Average Directional Movement Index ADX Formula in C#

So in my continuing series of C# implementations of common indicators, I spent all of yesterday working out the ADX. The ADX was originally developed by J. Welles Wilder and published in his book New Concepts in Technical Trading Systems, June 1978.

Various sites report implementations, but always define it in terms of indicators which have varying definitions. Namely FxStreet defines the general concept here, but only in terms of DI+/-, TR and DM+/-, each of which has varying definitions. ForexReal defines ADX here, but uses a completely different concept of TR. Stockwiz has a good overview of all of the variables used (at least they define all of their variables) here. I will be defining the ADX all the way down to price action (what you need when you are coding this…) as best I can to the original definition by J Welles Wilder.

Lets start by defining the Directional Move indicators

Directional Move Indicator

         = the Positive Direction Movement Indicator

          = the Negative Direction Movement Indicator

We use two helper variables to track the delta extreme price changes from yesterday

If today’s range is entirely within yesterday’s range, or the range is the same, then there has been no directional movement.

If the range moved up, then there has been a positive directional move.

If the range moved down, then there has been a negative directional move.

Average Directional Move Indicator

          = the Average Positive Direction Movement Indicator for N periods

          = the Average Negative Direction Movement Indicator for N periods

The Welles Wilder Average is used here to stay true to form, but this average introduces a lot of latency, so I will also implement an exponential moving average.

Alternatively, the formula for the ADM with an exponential moving average is shown below.

True Range

          is the true range for a given period. It is a measure of volatility and takes into account any overnight gap in the period’s price.

Average True Range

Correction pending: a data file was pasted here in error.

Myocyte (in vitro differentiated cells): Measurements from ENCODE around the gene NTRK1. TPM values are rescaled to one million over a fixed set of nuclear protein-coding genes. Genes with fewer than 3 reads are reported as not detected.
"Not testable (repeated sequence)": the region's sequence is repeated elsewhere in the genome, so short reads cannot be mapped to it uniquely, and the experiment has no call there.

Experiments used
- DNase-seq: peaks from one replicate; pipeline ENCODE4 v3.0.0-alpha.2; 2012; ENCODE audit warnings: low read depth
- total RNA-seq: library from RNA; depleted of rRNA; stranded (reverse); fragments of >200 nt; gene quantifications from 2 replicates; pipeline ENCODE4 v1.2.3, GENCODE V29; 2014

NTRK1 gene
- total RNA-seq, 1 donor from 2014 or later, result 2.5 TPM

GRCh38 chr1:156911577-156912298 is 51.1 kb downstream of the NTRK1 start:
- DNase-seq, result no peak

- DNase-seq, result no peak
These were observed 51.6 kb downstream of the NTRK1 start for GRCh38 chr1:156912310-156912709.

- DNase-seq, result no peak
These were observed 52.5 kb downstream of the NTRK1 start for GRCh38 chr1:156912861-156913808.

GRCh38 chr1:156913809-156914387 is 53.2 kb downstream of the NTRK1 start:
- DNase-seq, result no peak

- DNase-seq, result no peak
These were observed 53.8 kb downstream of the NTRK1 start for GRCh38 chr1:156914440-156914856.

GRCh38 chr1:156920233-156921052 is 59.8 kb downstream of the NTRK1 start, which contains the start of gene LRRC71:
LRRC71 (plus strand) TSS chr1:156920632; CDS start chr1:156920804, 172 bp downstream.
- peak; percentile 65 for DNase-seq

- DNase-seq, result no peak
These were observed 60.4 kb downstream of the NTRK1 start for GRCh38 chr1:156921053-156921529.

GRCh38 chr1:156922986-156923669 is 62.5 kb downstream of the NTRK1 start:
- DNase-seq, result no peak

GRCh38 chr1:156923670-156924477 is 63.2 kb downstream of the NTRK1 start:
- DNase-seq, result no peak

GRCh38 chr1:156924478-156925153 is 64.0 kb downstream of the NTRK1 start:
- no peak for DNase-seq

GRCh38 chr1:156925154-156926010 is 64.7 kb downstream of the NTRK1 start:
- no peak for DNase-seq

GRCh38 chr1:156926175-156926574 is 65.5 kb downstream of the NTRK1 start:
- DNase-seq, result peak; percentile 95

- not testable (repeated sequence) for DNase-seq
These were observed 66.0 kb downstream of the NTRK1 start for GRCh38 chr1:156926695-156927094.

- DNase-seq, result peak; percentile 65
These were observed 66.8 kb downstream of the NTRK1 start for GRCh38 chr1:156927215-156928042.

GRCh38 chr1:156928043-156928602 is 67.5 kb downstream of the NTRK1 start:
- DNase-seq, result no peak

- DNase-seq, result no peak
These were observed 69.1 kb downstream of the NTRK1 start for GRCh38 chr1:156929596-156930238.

is the average true range for N periods.

The Welles Wilder Average is used here again to stay true to form, but for my C# implementation I will be using the exponential moving average.

Alternatively the ATR can be calculated with the exponential moving average as shown below.

Directional Index

          is the average positive directional movement indicator normalized by the average true range.

          is the average negative directional movement indicator normalized by the average true range.

The directional index calculation is very straight forward and shown below.

Directional Movement Index

          - the directional movement index is the difference of the directional indices over the sum directional indices.

Average Directional Movement Index

          is the average directional movement calculated over N periods.

Staying true to form again, the Welles Wilder Average is used below.

Again, you can alternatively use the exponential moving average as shown below.

C# implementation

So after the laborious research to determine exactly what the ADX is and should be (exponential vs Welles Wilder Average), here is the C# implementation of this indicator.

    //The Average Directional Indicator

    if(barHistory[timePeriod].Count > 1)

    {

        //Directional Movement Indicator

        double deltaHigh = cBar.High – barHistory[timePeriod][barHistory[timePeriod].Count – 2].High;

        double deltaLow = barHistory[timePeriod][barHistory[timePeriod].Count – 2].Low – cBar.Low;

        if((deltaHigh < 0 && deltaLow < 0) || (deltaHigh == deltaLow))

        {

            sig.DmPlus = 0;

            sig.DmMinus = 0;

        }

        else
if(deltaHigh > deltaLow)

        {

            sig.DmPlus = deltaHigh;

            sig.DmMinus = 0;

        }

        else
if (deltaHigh < deltaLow)

        {

            sig.DmPlus = 0;

            sig.DmMinus = deltaLow;

        }

 
 

        //Average Directional Movement Indicator

        if(barHistory[timePeriod].Count <= 2)

        {

            sig.AdmPlus = sig.DmPlus;

            sig.AdmMinus = sig.DmMinus;

        }

        else

        {

            double a = (double) 2/(double) (calc.DMIPeriod + 1);

            sig.AdmPlus = sig.DmPlus * a +

                symbolHistory[timePeriod][symbolHistory[timePeriod].Count-2].AdmPlus * (1-a);

            sig.AdmMinus = sig.DmMinus * a +

                symbolHistory[timePeriod][symbolHistory[timePeriod].Count – 2].AdmMinus * (1 – a);

        }

 
 

        //True Range Indicator

        sig.TrueRange = Math.Max(Math.Abs(cBar.High – cBar.Low),

                                 Math.Max(

                                     Math.Abs(cBar.High – barHistory[timePeriod][barHistory[timePeriod].Count – 2].Close),

                                     Math.Abs(barHistory[timePeriod][barHistory[timePeriod].Count – 2].Close – cBar.Low)));

 
 

        //Average True Range Indicator

        if(barHistory[timePeriod].Count <= 2)

        {

            sig.AverageTrueRange = sig.TrueRange;

        }

        else

        {

            double a = (double)2 / (double)(calc.ADXPeriod + 1);

            sig.AverageTrueRange = sig.TrueRange * a +

                symbolHistory[timePeriod][symbolHistory[timePeriod].Count – 2].AverageTrueRange * (1 – a);

        }

 
 

        //Directional index Indicator

        if (sig.TrueRange != 0)

        {

            sig.DiPlus = 100 * sig.AdmPlus/sig.TrueRange;

            sig.DiMinus = 100 * sig.AdmMinus/sig.TrueRange;

        }

        else

        {